Water Usage is a conversation facilitated by Rudresh Kumar. This participatory activity on water usage is to spark curiosity and dialogue about the usage of water in this community, its purposes, the types and sources of water and the experience of the water bodies in the area. Along with these questions, Rudresh also hopes to instill a sense of nostalgia about the way the Vrishabhavathi river was and the way we engage with it today. 

Rajajinagar Metro Station

The Rajajinagar Metro is an unwitting point of convergence, through shared functionality, for students, professionals, families and passers-by of this industrial-turned-residential area. Through a series of explorations in the form of photo-walks, experience mapping, resource mapping, collecting phenomena, stories and patterns, we began forming relationships with the space through understanding its context and its people. With an active wall set up inside the station to openly and constantly document our inquiries over time, we began using various data visualization techniques and art based documentation to make our findings visible. The following experiences have been mentored by Anna Jacobs. 

Make a knot, leave a spot facilitated by Ritu Patni & Shweta Didmishe: Engaging commuters in the process of a simple tie-and-dye exercise, to bridge to artist Lavanya Mani’s textile installations coming up in the Rajajinagar Station. A large white cloth hangs near the studio space with instructions requesting commuters tie a knot using various materials and methods. The exercise does not reveal the final outcome. The cloth is then dyed and displayed with name tags at each tie-mark to showcase the outcome of this collaborative activity.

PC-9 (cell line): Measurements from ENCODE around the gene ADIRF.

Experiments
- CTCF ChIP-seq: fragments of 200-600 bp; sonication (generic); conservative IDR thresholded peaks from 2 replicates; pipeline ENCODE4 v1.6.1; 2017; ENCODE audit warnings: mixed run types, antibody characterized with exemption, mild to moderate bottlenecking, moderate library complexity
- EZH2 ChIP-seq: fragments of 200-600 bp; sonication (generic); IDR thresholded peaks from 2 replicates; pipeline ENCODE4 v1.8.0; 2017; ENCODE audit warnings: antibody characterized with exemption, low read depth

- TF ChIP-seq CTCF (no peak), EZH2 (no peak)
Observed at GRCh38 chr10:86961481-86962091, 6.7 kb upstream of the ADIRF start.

Who do you share Bangalore with, and how? by Akshitha Nadella, Saumya Singh & Anna Jacob: We seek to bridge artist Kim Noce’s sociopolitical and psychological exploration of Bangalore, by creating an interactive data visualization that takes commuters on a journey of mapping their experiences of the city. The visual elements encourage them to compare their experiences with those of others, and finally to visualize the diverse experiences of Bangalore as a whole. We used various coloured threads to identify gender and age, against a frame of experiences along which participants would have to indicate if an experience is one they have already had or are yet to have, by looping their string appropriately.